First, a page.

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Ramirez v. City of New York

United States District Court, S.D. New York

August 20, 2014

CITY OF NEW YORK, WARDEN, JOHN DOE, OF VERNON C. BAIN CENTER, in his individual and: official capacity, CORRECTIONAL OFFICER PARKER, Defendants.


PAUL A. ENGELMAYER, District Judge.

Plaintiff Ramon Ramirez, proceeding pro se, brings this civil rights action pursuant to 42 U.S.C. § 1983 against the City of New York ("City"), Warden of the Vernon C. Bain Correctional Facility ("Warden"), and Correctional Officer Parker ("C.O. Parker"), alleging that, while in the custody of the New York City Department of Correction ("DOC"), he was subjected to hazardous conditions and that he did not receive sufficiently prompt medical care following a slip and fall accident. On December 2, 2013, defendants moved to dismiss the Amended Complaint under Federal Rule of Civil Procedure 12(b)(6). Before the Court is the July 28, 2014 Report and Recommendation of Magistrate Judge Kevin N. Fox, recommending that the Court grant defendants' motion. Dkt. 16 ("Report"). For the reasons that follow, the Court adopts the Report in full.

I. Background[1]

Ramirez was an inmate at Vernon C. Bain Correctional Center ("VCBC"). On or about December 21, 2011, while in custody at VCBC, Ramirez slipped and fell in a bathroom, injuring "his head, back, neck, shoulder and right hand." Ramirez attributes his fall to "poor lighting" and a "leak in the bathroom, " which caused the floor to be wet. After the fall, Ramirez contends, C.O. Parker "attempted to get him off of the floor claiming that nothing was wrong with him, " causing an "unreasonable delay" in medical care for his injuries of unspecified duration. After being treated by the medical staff at VCBC, Ramirez was taken to an outside hospital for further medical care. Ramirez alleges that he filed a grievance as a result of the events described above, but he never received a response to his grievance.

On May 14, 2013, Ramirez filed the Complaint, using the form complaint available to pro se litigants bringing claims under § 1983, naming as defendants the City, the Warden of VCBC, and C.O. Parker. Dkt. 1. On August 23, 2013, Ramirez filed the Amended Complaint. Dkt. 5. It alleges that (1) defendants created unsafe conditions and/or failed to maintain safe conditions at VCBC, including poor lighting and a leak in the bathroom, which caused Ramirez to slip and fall (the "unconstitutional conditions of confinement claim"); and (2) defendants failed to promptly provide Ramirez with proper medical attention for his injuries as a result of the slip and fall (the "deliberate indifference claim").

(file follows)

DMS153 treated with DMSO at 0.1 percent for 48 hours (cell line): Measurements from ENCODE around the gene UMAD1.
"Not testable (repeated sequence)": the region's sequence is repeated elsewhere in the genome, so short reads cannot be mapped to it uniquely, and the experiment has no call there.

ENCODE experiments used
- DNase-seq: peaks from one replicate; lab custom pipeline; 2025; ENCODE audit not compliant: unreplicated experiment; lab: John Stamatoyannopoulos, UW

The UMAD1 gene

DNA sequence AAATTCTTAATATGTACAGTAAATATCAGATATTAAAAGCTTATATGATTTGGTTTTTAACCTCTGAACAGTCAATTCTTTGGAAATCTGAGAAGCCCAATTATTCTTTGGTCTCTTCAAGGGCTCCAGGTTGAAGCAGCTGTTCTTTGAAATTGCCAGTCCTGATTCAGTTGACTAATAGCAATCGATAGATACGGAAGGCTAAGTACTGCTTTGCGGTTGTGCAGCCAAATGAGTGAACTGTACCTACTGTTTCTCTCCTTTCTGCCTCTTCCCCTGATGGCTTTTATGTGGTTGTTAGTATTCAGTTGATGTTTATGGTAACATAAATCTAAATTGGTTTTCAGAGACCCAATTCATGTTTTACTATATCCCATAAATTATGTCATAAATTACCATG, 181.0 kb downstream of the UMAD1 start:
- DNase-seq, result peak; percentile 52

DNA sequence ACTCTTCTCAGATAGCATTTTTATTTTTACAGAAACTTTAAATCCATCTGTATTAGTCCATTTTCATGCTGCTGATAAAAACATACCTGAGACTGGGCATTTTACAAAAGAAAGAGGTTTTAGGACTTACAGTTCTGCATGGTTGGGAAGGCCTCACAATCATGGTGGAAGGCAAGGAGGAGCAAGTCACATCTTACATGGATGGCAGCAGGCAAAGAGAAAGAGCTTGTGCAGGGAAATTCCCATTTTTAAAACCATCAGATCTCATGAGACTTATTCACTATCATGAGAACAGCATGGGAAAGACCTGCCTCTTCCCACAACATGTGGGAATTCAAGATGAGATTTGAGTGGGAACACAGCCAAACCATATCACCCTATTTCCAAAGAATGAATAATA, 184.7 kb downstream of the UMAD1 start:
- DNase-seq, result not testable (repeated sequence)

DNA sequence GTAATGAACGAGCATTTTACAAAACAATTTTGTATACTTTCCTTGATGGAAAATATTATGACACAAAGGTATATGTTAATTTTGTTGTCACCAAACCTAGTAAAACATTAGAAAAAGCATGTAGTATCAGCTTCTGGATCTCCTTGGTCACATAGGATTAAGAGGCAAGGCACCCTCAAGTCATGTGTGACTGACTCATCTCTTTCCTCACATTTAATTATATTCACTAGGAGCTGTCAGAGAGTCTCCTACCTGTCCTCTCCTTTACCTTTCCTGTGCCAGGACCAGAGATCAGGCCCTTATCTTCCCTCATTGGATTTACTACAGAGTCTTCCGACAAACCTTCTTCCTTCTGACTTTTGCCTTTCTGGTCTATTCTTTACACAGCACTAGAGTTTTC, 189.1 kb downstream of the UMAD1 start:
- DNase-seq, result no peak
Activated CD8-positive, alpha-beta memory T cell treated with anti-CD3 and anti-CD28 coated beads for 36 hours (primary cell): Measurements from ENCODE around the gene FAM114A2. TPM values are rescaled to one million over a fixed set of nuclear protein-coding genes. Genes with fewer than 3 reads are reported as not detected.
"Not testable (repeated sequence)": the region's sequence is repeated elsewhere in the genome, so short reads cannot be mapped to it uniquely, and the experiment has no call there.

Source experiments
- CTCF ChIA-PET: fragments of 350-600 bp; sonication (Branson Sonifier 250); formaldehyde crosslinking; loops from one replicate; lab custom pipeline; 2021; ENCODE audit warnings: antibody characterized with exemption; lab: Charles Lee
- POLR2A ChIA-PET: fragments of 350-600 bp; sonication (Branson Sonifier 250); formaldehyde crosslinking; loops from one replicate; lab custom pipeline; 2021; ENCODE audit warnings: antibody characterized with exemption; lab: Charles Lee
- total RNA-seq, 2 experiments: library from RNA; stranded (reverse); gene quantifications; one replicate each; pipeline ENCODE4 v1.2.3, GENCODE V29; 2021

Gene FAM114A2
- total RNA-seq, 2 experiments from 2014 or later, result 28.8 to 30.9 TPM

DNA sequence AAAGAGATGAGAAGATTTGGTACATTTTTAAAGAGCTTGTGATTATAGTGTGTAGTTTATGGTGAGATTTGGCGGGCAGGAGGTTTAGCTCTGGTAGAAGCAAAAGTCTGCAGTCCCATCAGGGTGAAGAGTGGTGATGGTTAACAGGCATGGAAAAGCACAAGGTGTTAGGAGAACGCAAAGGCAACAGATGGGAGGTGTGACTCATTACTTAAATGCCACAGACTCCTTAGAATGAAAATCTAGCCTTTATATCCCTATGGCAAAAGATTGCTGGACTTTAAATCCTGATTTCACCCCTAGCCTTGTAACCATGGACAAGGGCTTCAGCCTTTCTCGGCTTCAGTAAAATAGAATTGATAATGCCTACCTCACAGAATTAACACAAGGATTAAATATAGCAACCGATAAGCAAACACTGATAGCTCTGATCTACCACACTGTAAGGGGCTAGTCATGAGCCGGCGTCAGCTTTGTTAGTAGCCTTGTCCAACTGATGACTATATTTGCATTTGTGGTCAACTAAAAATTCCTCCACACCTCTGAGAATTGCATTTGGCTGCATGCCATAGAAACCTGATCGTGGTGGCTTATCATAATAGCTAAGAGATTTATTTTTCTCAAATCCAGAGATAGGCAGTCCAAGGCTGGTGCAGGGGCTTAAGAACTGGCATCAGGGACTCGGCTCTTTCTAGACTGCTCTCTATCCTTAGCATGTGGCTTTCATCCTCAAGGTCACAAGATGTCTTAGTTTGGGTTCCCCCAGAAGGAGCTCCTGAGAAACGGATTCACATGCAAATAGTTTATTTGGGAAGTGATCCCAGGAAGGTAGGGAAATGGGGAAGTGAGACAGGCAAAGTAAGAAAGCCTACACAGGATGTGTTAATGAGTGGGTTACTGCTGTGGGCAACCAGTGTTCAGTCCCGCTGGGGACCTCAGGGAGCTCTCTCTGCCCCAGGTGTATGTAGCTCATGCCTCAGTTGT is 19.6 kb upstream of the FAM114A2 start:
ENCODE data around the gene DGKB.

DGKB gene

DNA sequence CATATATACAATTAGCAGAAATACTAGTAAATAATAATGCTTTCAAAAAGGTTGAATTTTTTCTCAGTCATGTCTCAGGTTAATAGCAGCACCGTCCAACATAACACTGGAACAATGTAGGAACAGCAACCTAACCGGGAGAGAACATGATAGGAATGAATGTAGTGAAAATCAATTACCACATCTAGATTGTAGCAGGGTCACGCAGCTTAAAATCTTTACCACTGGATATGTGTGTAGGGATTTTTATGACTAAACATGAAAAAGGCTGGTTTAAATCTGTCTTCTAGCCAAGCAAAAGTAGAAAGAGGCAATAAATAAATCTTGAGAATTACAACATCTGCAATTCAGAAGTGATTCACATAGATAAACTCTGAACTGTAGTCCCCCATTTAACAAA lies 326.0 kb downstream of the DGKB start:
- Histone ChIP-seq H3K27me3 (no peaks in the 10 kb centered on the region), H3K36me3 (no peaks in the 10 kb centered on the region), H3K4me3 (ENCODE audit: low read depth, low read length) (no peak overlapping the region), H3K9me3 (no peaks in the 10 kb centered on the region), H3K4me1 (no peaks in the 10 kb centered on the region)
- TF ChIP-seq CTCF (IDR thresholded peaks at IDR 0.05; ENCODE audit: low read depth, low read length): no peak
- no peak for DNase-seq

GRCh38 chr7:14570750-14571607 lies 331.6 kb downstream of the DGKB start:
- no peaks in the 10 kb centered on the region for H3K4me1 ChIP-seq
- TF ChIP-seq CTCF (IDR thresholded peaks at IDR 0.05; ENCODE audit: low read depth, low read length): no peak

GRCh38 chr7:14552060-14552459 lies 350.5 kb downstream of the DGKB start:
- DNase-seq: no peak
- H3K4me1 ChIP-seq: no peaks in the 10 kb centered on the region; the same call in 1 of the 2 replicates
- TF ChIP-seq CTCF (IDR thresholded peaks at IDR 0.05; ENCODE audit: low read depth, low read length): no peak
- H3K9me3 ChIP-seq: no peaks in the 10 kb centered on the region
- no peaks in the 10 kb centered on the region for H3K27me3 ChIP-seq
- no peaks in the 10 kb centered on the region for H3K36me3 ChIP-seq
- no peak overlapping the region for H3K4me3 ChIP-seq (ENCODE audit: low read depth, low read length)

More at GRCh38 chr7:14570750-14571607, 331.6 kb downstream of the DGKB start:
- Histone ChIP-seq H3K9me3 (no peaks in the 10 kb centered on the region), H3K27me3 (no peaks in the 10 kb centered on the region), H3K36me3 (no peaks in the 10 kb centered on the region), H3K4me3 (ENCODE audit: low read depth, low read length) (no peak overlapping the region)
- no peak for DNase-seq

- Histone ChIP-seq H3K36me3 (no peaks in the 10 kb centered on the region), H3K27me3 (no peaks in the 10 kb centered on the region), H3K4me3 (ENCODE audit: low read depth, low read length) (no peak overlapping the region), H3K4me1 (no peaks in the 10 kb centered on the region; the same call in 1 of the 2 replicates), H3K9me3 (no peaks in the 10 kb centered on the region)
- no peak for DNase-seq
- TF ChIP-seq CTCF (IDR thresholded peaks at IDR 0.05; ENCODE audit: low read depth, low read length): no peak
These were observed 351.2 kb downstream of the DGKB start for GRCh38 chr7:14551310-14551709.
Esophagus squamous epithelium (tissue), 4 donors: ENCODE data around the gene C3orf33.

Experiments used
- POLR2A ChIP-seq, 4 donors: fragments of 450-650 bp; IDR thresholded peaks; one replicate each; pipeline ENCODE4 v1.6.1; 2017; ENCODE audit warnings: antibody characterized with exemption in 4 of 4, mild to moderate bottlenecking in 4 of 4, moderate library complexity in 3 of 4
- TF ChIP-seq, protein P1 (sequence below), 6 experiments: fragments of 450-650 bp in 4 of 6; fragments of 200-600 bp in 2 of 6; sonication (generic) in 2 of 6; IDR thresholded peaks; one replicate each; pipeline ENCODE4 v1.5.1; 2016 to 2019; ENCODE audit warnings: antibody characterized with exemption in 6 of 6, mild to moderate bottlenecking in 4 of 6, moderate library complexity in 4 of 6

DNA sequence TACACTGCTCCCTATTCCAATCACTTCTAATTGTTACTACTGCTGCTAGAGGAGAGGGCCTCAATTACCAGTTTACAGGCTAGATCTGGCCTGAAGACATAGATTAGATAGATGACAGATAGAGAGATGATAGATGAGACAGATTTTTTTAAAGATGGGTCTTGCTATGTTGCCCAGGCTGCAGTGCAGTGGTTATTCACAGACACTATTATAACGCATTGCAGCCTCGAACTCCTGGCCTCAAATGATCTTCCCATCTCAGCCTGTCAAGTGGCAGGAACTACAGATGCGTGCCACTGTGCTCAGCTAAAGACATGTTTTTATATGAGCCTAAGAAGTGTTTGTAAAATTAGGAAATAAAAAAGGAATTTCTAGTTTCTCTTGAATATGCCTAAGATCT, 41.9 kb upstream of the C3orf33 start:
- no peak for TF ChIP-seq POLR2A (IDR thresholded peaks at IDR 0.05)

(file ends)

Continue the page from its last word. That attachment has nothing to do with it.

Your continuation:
On December 2, 2013, defendants filed a motion to dismiss under Federal Rule of Civil Procedure 12(b)(6), Dkt. 11, and an accompanying memorandum of law, Dkt. 12. Defendants contend that the Amended Complaint must be dismissed because Ramirez did not follow the formal grievance procedures required by DOC regulations, and thus failed to exhaust his administrative remedies as required by the Prison Litigation Reform Act ("PLRA"). On the merits, Defendants contend that the Amended Complaint fails to plead facts tending to show either that the conditions of Ramirez's confinement were unconstitutional or that defendants were deliberately indifferent to his medical needs, and thus fails to state cognizable constitutional claims. By Order dated December 11, 2013, the motion was referred to Judge Fox for preparation of a Report & Recommendation. Dkt. 14. On May 6, 2014, Judge Fox issued an Order directing Ramirez to respond to defendants' motion by May 27, 2014, and notifying him that, if he failed to do so, the Court would treat the motion as unopposed. Dkt. 15. Ramirez failed to file any such opposition.